Securing data with encryption and protecting the encryption keys with proper key management is addressed in many compliance regulations and security best practices.

Download Whitepaper on PCI Data Security For Drupal developers who need to protect sensitive data in their (or their clients) content management system (CMS), storing the encryption keys within the Drupal CMS puts that data at risk for a breach. Security best practices and PCI DSS compliance regulations call for sensitive data to be protected with encryption and that data-encrypting keys (DEK) be physically or logically separated from the sensitive data and protected with strong key-encrypting keys (KEK).  Depending on what type of information is being stored and what industry guidance your project/company falls under, compliance regulations in addition to PCI DSS may apply.

For any company that accepts credit card payments, the Payment Card Industry Data Security Standards (PCI DSS) issues 12 requirements that must be met in order to be compliant. It can seem overwhelming at first, but the PCI council that issues PCI DSS also provides detailed reference guides and instructions on each requirement. Let’s take a high level look at all twelve items:

Build and Maintain a Secure Network and Systems

Requirement 1: Install and maintain a firewall configuration to protect cardholder data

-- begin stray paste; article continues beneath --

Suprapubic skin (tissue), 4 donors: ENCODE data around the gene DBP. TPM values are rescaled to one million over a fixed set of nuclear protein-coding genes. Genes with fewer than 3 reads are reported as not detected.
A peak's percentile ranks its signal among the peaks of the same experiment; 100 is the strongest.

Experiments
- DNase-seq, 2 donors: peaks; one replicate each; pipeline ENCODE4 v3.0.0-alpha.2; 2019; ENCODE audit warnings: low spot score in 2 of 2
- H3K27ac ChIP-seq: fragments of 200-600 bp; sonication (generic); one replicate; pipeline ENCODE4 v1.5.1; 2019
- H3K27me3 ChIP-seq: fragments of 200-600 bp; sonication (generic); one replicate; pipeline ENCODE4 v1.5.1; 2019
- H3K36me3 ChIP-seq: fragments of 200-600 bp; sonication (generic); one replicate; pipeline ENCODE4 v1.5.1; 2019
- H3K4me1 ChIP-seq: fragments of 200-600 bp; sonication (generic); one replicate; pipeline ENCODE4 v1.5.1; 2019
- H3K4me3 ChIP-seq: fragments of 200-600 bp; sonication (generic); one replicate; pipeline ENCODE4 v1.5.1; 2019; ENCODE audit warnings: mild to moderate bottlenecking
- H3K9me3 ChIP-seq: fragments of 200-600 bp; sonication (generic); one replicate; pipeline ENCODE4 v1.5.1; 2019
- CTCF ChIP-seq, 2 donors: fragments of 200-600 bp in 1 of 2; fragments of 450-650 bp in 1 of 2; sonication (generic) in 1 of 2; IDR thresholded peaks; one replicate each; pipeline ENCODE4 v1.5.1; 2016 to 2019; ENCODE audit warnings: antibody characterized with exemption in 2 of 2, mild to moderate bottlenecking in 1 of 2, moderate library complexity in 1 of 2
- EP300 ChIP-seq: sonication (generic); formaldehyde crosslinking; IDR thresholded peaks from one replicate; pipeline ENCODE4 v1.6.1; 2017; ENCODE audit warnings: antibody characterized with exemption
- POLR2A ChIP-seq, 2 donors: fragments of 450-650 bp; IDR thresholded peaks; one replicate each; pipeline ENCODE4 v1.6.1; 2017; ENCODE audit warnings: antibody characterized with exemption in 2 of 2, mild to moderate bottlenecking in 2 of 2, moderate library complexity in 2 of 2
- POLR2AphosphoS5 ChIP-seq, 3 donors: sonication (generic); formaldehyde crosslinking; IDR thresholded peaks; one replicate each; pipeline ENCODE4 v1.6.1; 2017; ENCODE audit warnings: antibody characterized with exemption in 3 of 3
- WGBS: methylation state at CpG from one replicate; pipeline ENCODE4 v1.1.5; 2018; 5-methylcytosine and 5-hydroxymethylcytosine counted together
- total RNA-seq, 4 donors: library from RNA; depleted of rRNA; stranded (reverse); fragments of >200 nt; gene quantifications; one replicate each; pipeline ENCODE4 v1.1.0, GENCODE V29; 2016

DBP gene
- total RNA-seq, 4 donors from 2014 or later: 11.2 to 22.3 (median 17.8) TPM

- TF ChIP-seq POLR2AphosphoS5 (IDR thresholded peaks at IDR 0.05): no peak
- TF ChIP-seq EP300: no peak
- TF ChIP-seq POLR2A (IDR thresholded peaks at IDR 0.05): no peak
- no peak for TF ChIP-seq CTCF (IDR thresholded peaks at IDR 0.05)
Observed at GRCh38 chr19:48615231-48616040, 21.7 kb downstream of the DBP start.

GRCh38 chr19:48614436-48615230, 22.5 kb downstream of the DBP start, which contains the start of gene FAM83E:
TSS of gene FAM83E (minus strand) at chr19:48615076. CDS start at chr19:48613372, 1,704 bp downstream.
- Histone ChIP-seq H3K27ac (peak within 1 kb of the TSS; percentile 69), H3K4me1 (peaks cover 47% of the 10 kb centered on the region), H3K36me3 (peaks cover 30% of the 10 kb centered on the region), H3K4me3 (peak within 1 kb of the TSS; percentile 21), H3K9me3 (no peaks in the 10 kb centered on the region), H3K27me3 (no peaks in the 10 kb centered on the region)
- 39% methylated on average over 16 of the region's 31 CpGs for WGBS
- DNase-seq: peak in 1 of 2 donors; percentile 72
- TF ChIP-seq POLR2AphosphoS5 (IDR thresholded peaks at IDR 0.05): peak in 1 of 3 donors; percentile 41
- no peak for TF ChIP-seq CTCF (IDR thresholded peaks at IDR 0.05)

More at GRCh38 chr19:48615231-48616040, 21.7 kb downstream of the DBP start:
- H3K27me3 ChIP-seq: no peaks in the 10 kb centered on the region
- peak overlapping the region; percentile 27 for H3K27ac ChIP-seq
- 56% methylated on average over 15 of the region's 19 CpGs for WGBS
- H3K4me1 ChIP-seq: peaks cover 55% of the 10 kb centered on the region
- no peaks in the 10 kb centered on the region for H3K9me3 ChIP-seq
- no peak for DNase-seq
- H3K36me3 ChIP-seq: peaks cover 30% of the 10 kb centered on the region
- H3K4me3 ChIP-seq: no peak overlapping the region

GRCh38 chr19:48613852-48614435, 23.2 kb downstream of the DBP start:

Requirement 2: Do Not use vendor-supplied defaults for system passwords and other security parameters

Protect Cardholder Data

Requirement 3: Protect stored cardholder data*
Requirement 4: Encrypt transmission of cardholder data across open, public networks

Maintain a Vulnerability Management Program

Requirement 5: Protect all systems against malware and regularly update anti-virus software or programs
Requirement 6: Develop and maintain secure systems and applications

Implement Strong Access Control Measures

Requirement 7: Restrict access to cardholder data by business need-to-know
Requirement 8: Identify and authenticate access to system components
Requirement 9: Restrict physical access to cardholder data

Regularly Monitor and Test Networks

Requirement 10: Track and monitor all access to network resources and cardholder data
Requirement 11: Regularly test security systems and processes

Maintain an Information Security Policy

Requirement 12: Maintain a policy that address information security for all personnel

Within the latest documentation by the PCI Security Standards Council (v3.0 released November 2013) specific testing procedures and guidance is given for Requirement 3 on pages 34-43. The PCI Security Standards Council (PCI SSC) website contains this documentation along with a number of additional resources to assist organizations with their PCI DSS assessments and validations. PCI SSC also issues Cloud Computing Guidelines and additional information around virtualization of data protection solutions so you can be PCI compliant with a cloud-based solution for encryption and key management.

Requirement 3 addresses the need for encryption and key management, stating:

PCI requirement 3:Protect stored cardholder data